River Wissey Lovell Fuller

Leap years

February 2004

An explanation of ehy every four years we have 29 days in February!


Since the earliest civilisations man has taken a keen interest in astronomy and the seasons. The ancient Greeks and Egyptians, even the ancient Brits may not have fully understood the Solar system, but they had a very good understanding of the cyclic nature of the behaviour of the Sun and the Moon. Before recorded history it was known that the Sun took 365 days to complete its annual cycle, and it was more than 2000 years ago that the Romans realised that, more accurately, it took 365.25 days. To adjust for this extra quarter of a day the Emperor Julius Caesar, in 45BC, introduced the concept of an additional day in every fourth year and produced a calendar much as we know it today with regular leap years.

Subsequently, more accurate measurements revealed that the annual cycle was a little less than 365.25 days and it was realised that, continuing with the Julian calendar would eventually produce a drift in the seasons, ultimately leading to Christmas in summer time. Pope Gregory XIII proposed that the error should be allowed for by foregoing leap years at the end of each century, except for those centuries divisible by 400. This established the Gregorian calendar which was introduced in Europe in 1582. As a consequence, since 2000 is divisible by 400, we have a leap year this year whereas in 1900 there was no leap year.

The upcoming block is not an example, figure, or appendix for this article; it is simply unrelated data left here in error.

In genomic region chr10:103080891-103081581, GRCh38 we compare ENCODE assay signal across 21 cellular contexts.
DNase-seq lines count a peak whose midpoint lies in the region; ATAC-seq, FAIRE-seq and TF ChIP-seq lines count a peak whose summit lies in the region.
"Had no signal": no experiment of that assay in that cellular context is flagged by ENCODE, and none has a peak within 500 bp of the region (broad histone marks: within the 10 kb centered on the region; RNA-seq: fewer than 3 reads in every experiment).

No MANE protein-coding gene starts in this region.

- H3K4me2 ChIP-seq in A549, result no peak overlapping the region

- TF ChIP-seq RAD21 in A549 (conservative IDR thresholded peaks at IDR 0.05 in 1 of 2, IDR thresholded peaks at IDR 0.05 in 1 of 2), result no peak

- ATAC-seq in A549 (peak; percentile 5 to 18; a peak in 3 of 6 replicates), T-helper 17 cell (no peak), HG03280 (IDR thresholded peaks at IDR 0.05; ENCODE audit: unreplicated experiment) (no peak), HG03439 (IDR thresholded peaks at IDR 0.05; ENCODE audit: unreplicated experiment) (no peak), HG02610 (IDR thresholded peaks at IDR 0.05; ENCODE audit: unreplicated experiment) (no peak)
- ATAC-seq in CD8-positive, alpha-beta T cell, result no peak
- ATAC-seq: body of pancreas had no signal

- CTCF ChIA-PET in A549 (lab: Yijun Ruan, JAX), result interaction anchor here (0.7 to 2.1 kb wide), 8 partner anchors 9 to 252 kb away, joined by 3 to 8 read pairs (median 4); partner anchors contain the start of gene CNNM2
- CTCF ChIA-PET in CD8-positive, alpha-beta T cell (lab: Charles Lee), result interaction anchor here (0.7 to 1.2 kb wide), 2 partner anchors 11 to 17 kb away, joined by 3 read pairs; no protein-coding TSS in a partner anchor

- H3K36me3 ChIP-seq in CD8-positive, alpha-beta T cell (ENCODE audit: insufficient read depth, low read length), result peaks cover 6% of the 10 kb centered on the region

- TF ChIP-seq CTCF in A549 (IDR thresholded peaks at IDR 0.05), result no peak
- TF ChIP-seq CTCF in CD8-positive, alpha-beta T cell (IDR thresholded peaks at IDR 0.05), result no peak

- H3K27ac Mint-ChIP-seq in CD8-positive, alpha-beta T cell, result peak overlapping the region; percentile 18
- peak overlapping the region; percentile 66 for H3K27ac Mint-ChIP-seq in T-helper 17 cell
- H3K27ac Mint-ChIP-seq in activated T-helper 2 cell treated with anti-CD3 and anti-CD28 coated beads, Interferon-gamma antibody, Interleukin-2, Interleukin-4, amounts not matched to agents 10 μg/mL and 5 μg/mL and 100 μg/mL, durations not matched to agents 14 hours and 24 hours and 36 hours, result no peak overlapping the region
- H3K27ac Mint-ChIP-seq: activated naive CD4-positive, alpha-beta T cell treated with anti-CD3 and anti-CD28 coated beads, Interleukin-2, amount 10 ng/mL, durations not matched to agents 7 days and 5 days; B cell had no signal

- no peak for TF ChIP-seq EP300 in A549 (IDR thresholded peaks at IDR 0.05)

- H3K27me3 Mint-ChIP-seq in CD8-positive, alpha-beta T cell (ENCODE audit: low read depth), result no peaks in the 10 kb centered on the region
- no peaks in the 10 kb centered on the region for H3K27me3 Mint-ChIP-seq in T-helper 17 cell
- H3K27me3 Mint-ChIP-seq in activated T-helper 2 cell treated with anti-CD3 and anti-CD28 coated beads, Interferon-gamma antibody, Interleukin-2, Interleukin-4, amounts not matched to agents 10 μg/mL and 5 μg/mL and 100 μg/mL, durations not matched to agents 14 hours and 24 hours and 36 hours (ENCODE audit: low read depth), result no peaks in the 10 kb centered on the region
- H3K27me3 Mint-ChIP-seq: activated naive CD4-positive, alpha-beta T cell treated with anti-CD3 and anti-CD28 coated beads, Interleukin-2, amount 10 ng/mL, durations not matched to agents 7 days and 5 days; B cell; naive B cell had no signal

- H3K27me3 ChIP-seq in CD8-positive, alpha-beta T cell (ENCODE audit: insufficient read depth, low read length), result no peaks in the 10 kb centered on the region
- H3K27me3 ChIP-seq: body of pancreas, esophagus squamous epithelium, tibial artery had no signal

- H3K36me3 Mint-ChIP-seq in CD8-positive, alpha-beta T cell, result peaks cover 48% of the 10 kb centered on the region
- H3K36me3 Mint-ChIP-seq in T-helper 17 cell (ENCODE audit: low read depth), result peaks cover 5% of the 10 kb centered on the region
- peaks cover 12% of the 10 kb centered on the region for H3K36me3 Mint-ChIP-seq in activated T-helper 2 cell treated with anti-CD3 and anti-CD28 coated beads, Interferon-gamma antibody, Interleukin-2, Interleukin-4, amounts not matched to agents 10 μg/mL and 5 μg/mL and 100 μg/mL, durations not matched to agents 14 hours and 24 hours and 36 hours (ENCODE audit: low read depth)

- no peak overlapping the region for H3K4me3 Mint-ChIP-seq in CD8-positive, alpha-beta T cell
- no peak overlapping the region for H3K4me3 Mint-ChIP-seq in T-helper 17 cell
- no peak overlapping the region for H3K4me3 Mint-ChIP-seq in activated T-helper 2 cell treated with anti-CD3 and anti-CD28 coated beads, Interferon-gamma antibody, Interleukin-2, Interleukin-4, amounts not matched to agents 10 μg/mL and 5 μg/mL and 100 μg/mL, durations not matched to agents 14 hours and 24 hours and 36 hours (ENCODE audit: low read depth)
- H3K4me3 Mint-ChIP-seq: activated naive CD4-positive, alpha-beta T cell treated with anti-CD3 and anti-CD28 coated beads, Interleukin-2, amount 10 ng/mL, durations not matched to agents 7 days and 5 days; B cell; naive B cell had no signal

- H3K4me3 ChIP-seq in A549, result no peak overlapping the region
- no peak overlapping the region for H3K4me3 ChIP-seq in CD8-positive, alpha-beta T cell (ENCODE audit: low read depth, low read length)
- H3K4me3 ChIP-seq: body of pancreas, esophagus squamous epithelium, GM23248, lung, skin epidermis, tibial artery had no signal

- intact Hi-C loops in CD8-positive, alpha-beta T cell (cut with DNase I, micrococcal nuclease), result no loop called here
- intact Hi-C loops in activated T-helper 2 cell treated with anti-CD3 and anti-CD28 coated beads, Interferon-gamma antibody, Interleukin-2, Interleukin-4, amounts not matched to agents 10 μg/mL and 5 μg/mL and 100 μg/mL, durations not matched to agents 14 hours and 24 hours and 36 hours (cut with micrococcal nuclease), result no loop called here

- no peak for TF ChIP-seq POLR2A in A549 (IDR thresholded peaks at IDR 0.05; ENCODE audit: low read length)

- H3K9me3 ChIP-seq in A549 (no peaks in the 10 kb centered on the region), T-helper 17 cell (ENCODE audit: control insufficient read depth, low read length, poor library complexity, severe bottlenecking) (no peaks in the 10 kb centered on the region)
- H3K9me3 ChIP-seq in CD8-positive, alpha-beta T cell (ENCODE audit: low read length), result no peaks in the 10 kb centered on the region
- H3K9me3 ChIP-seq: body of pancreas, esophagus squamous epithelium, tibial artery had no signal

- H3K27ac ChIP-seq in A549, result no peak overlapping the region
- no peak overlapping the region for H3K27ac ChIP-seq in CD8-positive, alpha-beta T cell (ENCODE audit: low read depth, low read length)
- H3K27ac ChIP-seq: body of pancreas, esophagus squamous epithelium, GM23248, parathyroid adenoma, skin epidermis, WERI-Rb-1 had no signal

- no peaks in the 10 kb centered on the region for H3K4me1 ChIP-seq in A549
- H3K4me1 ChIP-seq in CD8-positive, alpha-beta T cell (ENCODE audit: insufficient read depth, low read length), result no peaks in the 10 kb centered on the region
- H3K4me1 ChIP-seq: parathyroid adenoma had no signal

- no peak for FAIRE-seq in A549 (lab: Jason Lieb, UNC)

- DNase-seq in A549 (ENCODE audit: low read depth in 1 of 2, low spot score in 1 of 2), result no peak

The British, in their characteristically perverse attitude towards Europe, initially refused to accept the Gregorian calendar, and it was not until 1752 that they finally succumbed. So, in September 1752, by decree, the date was moved forward 11 days. This generated a range of problems, there were strong protests; some argued that they had actually been robbed of some days of their life. If there were any who were paid monthly they would probably have kept very quiet whilst their employers probably joined the protesters.

The Gregorian calendar produces an average year of 365.2425 days. More accurate measurements of the annual cycle show that the average year is slightly less so that an error of 0.0003 days arises each year and over every 3000 years, assuming that things were to remain constant, a slippage of roughly one day would occur.

Ron Watts

Editor's note. This item was first published in the Village Pump in January 2000, before I assumed the role of editor. I think, however, it is well worth a repeat run to explain the reasons behind every fourth year being deemed a leap year.

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